Thoughtworks Programmer Zheng Ye recently received the 2013 China Duke’s Choice Award for his work on the MOCO framework for Java apps. The Duke's Choice Award recognizes outstanding individuals and projects based on Java technology.
MOCO aims to tackle the integration problem troubling Java enterprise-level development by simplifying test server set-up, and focusing on testing and integration. MOCO users hail from around the world and have many different uses for the tool.
I recently spoke with Zheng about MOCO, the culture of technology innovation at Thoughtworks, and his plans for the future. Read an excerpt below.
Q: How did Thoughtworks’ culture of innovation help you with MOCO?
A: Thoughtworks encourages me to find and fix any inefficient points in our daily work all the time. MOCO is the result of that. Integration had troubled me for a long time, and I finally found a reasonable way to solve this problem.
Q: What has happened to MOCO since winning the Duke Award?
A: Since winning the Duke Award, MOCO has received more and more attention. Of course, I've also received all kinds of feedback and feature requests. I've been working on these new features and the latest version was recently released on Nov. 1, 2013.
The new features include:
Verify functionality to make it possible to verify request has been sent to server.
Added event to MOCO, which allows us to do something after the request has been handled. We can implement OAuth callback feature with it.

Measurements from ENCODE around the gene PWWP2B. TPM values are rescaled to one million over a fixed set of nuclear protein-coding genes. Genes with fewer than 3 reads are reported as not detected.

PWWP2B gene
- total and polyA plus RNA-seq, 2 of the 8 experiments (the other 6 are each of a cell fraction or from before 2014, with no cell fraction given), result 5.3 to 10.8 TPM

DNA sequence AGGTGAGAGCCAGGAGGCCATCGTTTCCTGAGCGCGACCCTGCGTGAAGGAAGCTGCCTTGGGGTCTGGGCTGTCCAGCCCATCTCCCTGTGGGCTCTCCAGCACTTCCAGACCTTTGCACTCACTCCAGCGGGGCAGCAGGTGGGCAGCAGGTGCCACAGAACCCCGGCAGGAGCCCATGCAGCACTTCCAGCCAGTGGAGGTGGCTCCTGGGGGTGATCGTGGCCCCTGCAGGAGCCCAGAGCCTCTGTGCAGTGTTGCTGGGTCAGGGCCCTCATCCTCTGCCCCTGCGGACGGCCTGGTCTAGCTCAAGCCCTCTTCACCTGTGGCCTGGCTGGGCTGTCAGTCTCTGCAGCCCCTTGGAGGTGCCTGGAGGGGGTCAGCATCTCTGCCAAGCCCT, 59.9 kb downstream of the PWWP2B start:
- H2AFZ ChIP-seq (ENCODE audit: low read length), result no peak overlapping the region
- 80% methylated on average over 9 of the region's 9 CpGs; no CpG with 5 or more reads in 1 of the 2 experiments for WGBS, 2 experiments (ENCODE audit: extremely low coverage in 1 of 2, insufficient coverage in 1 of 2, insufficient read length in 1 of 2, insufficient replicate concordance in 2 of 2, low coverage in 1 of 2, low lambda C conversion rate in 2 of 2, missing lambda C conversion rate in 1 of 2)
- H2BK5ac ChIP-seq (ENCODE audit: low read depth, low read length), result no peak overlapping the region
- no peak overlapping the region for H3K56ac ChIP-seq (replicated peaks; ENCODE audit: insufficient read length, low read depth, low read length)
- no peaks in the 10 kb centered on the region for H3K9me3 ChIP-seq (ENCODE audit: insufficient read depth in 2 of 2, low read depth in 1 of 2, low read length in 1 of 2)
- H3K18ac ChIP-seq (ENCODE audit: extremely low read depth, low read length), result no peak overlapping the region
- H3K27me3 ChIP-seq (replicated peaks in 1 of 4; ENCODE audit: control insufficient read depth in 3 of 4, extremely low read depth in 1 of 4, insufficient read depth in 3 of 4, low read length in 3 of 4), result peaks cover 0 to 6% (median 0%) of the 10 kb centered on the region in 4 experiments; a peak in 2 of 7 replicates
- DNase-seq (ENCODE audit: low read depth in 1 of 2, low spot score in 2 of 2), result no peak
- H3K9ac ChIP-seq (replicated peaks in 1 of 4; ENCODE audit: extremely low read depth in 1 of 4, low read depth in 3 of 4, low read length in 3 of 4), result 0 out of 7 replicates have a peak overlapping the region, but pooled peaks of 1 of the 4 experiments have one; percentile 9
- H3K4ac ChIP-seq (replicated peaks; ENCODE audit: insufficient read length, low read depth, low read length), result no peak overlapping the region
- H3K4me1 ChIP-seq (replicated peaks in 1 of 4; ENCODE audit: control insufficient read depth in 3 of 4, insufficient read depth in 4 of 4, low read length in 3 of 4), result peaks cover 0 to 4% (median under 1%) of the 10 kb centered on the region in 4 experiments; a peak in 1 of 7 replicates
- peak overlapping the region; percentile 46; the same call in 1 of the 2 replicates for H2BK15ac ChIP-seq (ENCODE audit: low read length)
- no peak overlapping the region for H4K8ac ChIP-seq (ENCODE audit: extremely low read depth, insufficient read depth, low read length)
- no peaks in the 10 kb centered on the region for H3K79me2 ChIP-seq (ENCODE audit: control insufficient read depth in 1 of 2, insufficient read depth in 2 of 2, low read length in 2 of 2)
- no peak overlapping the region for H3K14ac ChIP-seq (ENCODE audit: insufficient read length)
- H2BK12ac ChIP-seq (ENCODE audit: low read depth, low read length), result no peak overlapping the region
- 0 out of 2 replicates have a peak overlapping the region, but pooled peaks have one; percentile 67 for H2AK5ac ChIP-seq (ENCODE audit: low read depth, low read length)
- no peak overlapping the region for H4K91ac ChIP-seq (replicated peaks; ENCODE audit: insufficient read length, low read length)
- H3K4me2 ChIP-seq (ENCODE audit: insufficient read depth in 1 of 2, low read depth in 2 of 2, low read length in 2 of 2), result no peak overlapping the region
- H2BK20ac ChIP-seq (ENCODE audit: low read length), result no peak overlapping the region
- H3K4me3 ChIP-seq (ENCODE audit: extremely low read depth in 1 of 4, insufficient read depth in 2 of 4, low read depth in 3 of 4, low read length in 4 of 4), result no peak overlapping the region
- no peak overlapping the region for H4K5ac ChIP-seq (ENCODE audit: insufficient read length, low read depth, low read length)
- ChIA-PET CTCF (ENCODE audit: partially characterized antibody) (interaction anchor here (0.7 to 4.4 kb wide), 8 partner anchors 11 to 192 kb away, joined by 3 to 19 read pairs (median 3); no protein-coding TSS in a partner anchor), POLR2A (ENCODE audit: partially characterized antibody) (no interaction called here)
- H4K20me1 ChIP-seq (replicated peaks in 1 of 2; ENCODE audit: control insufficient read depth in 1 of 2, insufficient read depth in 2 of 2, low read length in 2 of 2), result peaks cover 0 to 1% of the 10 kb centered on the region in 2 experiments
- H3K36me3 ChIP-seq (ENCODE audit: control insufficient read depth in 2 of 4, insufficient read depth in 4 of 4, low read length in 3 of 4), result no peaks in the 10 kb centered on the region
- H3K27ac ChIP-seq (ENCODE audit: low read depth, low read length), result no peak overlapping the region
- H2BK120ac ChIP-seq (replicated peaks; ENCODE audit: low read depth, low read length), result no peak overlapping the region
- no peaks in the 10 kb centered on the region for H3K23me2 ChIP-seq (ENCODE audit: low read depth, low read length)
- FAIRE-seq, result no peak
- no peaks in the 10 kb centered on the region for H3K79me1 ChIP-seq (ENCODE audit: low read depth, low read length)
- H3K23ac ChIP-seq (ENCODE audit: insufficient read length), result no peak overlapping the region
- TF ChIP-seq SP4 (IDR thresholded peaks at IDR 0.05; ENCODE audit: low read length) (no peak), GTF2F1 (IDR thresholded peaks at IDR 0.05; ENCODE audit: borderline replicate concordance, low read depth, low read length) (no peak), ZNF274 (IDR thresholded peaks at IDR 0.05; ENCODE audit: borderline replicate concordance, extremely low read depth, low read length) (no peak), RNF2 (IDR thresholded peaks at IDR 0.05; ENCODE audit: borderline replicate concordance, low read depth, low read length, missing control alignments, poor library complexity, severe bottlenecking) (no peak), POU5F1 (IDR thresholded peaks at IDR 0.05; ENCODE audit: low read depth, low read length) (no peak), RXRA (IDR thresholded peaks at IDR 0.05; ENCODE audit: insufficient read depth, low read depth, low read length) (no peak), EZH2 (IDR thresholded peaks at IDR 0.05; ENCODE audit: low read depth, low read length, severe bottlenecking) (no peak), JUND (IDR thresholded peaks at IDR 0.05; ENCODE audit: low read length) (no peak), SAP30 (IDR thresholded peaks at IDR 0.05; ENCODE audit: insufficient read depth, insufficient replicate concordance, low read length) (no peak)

MOCO can pick up an available port if no port is provided, which allows us to run tests in parallel using different ports..
MOCO definitely has changed a lot and is becoming more powerful. However, there are still a lot of new features on my to-do list, including tool integration.
Q: What else are you working on?
A: Besides MOCO, I'm working on a book titled “The Updated Java Working Knowledge.” It will explore how to apply “new” thinking into the “old” Java word.
In my day-to-day work, both in development and consulting, there are a lot of new ideas for Java. For example, functional programming and micro service architecture. However, many Java developers still use the approach I was using 10 years ago. So I think it is worth collecting these new ideas. I've also written several blogs and presented at sessions in our office on this topic.
Of course, MOCO has benefited a lot from the ideas I’ve gathered. For instance, MOCO uses function composition, rather than traditional Java API style.